Gender Selection methods for a boy or girl

Dec 30 09:34 2010 Dr.Silverman Print This Article

Mumbling,Guest Posting whispering, praying. "Let it be healthy, let it be healthy," is the mantra of any pregnant woman facing the results of the 20 week sonogram. It's the one that measures the limbs, checks the vital organs and, very often, reveals the gender. And for all those whose prayers are answered and can report back to family and loved ones in a cloud of joyful relief, the question that tends to follow is, "Do you know what you're having?"

In fact, most pregnant women have more than one story of being questioned and sometimes even accosted by everyone from their parents to random strangers begging the question, "So, boy or girl?" Some individuals will even go so far as to make their own gender predictions and since more often than not these predictors of the baby's gender are based on the shape of the belly, the opinions are rarely appreciated. And it seems the only thing that frustrates these fortune-tellers (frustration they may well deserve) more than being told their gender prediction is incorrect is being told that, boy or girl, even the soon-to-be mother doesn't know.

Every parent has an opinion on whether to discover the gender of their baby in advance, just as every parent who does opt for early discovery then must argue over whether to publicize that information. Along with conversations about the best strollers, infant baths and preschool programs, the best boy or girl ratio in a family and the lengths a parent can and should go to achieve that ratio certainly garners its share of opinions. Obviously, for some, the issue of a baby's gender goes beyond personal preference. In families where gender-related genetic diseases are a concern, the issue of gender selection intersects with the mantra of health. Regardless, the question of what creates a balanced family, and how far parents can and should go to conceive a boy or conceive a girl, is a hotly debated topic.

For some, personal preference is justification for skewing the odds. A quick internet search will offer tons of DIY suggestions for how to conceive a boy or how to conceive a girl. These suggestions include everything from diet modifications, and ovulation timers, to positioning tips. Depending upon whether you prefer a boy or girl, these methods profess that the gender of the baby can be determined by a variety of environmental, nutritional or biological factors. These gender selection methods for a boy or girl are not without merit and certainly come backed with testimonials lauding their methods for conceiving a boy or girl.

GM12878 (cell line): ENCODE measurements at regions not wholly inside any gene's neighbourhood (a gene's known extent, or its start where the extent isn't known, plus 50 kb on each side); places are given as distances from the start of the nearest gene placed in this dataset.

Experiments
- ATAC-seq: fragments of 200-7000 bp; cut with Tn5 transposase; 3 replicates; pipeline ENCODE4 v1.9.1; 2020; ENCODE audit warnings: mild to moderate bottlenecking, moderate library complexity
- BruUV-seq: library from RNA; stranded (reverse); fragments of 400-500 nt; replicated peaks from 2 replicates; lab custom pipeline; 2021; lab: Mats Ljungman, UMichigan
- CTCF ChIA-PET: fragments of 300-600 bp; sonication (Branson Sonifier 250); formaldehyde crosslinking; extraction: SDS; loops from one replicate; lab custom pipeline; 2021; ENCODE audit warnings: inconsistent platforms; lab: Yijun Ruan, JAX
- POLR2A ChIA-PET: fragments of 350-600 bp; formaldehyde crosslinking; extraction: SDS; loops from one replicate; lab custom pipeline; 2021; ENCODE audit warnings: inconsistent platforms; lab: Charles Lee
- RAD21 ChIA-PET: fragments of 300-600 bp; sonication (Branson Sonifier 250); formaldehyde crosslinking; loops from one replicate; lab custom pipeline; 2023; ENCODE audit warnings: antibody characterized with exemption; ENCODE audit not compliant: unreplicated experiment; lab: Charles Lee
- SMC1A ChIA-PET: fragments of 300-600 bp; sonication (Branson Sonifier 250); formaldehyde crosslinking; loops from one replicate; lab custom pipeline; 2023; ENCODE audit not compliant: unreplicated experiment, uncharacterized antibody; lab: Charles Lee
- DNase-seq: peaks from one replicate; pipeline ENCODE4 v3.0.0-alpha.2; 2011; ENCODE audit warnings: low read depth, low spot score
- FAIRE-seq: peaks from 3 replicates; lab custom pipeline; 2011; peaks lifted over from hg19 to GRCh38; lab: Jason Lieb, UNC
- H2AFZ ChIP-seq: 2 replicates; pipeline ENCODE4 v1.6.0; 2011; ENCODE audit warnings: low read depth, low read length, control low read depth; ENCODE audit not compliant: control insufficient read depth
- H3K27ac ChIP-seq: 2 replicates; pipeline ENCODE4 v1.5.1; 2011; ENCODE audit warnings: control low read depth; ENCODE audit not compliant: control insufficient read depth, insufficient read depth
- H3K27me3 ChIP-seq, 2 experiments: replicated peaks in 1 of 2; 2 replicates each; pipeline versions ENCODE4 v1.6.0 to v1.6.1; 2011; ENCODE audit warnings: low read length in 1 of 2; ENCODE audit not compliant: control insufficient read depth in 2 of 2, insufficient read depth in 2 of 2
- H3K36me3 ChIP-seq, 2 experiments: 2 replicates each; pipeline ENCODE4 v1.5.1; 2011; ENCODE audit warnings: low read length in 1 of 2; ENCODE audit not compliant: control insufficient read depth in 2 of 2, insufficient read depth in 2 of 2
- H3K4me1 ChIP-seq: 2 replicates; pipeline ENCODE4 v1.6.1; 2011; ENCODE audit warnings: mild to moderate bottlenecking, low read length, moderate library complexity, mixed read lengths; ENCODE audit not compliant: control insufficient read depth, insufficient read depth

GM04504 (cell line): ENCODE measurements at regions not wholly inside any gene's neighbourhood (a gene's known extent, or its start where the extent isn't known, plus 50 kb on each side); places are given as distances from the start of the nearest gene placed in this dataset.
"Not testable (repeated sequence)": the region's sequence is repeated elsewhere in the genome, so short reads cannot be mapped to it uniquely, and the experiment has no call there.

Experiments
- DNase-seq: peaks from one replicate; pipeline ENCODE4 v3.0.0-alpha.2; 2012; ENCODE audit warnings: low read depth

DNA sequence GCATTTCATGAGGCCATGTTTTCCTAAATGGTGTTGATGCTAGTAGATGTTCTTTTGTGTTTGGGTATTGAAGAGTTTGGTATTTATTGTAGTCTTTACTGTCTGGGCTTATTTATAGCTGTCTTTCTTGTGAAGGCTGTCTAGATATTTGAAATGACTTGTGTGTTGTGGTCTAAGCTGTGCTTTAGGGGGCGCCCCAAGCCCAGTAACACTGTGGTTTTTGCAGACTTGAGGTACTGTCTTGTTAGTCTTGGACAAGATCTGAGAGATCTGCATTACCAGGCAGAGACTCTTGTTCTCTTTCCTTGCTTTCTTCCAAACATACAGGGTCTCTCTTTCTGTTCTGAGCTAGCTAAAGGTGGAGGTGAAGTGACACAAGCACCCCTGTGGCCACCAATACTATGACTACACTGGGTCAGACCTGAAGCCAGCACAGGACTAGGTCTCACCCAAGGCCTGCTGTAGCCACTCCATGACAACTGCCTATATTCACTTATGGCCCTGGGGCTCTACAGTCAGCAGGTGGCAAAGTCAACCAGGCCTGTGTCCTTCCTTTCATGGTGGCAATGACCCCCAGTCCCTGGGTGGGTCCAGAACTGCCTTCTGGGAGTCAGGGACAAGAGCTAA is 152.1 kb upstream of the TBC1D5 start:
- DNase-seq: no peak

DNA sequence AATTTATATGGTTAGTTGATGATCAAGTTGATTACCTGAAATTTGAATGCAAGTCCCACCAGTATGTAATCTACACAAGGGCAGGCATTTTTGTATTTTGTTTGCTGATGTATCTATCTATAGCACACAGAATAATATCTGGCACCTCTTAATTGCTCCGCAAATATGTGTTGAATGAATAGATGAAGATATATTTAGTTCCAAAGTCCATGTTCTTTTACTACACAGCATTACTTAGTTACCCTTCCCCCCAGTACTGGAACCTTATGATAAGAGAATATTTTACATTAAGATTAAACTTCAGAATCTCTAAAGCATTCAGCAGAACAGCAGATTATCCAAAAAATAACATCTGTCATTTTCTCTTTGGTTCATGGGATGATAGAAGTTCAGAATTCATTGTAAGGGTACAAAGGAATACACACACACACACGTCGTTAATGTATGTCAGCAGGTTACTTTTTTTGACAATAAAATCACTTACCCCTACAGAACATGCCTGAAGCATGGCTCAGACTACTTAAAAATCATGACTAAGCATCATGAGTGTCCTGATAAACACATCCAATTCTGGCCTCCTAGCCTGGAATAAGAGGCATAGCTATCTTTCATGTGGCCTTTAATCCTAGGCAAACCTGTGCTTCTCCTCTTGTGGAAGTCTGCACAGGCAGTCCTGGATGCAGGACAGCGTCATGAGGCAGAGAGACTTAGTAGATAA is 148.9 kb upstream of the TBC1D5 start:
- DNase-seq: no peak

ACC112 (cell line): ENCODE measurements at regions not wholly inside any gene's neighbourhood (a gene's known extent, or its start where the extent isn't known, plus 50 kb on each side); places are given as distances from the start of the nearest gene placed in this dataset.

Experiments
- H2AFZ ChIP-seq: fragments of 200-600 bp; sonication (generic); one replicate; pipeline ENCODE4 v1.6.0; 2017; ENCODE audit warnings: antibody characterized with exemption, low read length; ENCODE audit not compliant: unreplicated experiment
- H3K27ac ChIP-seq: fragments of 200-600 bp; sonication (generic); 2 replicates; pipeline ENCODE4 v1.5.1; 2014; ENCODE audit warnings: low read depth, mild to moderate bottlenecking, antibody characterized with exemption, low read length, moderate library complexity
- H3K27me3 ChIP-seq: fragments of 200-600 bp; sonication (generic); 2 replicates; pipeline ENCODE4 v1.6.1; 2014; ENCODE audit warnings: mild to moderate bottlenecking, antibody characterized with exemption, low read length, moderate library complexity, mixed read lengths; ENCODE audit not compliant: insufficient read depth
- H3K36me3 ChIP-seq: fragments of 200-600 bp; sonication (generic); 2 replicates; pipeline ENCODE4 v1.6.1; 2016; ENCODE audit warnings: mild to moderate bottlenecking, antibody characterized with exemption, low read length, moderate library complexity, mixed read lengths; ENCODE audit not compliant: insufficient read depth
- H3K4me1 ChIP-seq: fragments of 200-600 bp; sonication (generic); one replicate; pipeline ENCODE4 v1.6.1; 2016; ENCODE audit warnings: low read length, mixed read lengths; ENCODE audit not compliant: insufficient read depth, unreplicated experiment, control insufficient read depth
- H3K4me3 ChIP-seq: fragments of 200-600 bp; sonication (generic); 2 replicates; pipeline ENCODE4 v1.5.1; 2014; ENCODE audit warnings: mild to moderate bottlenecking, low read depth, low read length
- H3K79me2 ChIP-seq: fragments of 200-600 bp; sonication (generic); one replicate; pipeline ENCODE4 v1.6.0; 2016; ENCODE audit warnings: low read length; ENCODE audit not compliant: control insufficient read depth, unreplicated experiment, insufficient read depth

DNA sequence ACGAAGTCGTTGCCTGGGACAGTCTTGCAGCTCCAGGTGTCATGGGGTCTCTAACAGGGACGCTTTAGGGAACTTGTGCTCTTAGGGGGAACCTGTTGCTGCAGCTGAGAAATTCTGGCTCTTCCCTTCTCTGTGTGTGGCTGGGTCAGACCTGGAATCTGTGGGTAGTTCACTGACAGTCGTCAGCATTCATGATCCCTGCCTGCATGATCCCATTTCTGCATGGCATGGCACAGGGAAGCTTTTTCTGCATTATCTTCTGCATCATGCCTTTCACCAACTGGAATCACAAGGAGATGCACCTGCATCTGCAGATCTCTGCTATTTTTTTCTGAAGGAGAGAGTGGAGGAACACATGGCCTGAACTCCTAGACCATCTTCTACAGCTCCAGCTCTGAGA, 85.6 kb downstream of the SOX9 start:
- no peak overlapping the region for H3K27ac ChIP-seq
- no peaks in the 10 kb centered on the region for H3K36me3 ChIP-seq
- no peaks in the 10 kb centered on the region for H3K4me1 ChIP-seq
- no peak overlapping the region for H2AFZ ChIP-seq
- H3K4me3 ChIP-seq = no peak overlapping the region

And yet, no gender selection methods that do not specifically implant sperm with the chromosomes for a boy or girl are foolproof. How to conceive a boy or how to conceive a girl may be affected by other factors, but in the end, only the correct combination of X and Y chromosomes can guarantee a baby's gender. Gender selection methods to conceive a boy or girl be based on timing or diet. In today's high-tech world, gender selection has entered the realm of science, one that is nearly exact. A little research beyond the DIY will yield an abundance of science-backed information, research studies and medical evidence pointing to safe and effective gender selection methods.

Clearly, not every parent will take their preference, no matter how ingrained it is, to the realm of implantation. However, with the new crop of gender selection techniques to conceive a boy or a girl abounding, the new question may not be "What are you having?" but "What do you want?"

Utilizing his extensive experience and expertise with in vitro fertilization, Dr. Silverman is now offering patients in vitro fertilization along with preimplantation genetic diagnosis (IVF/PGD). IVF with PGD is extremely effective for family balancing because only embryos of the desired gender are transferred to the mother's uterus.

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Dr. Silverman's practice is limited to gynecology, fertility and gender selection.

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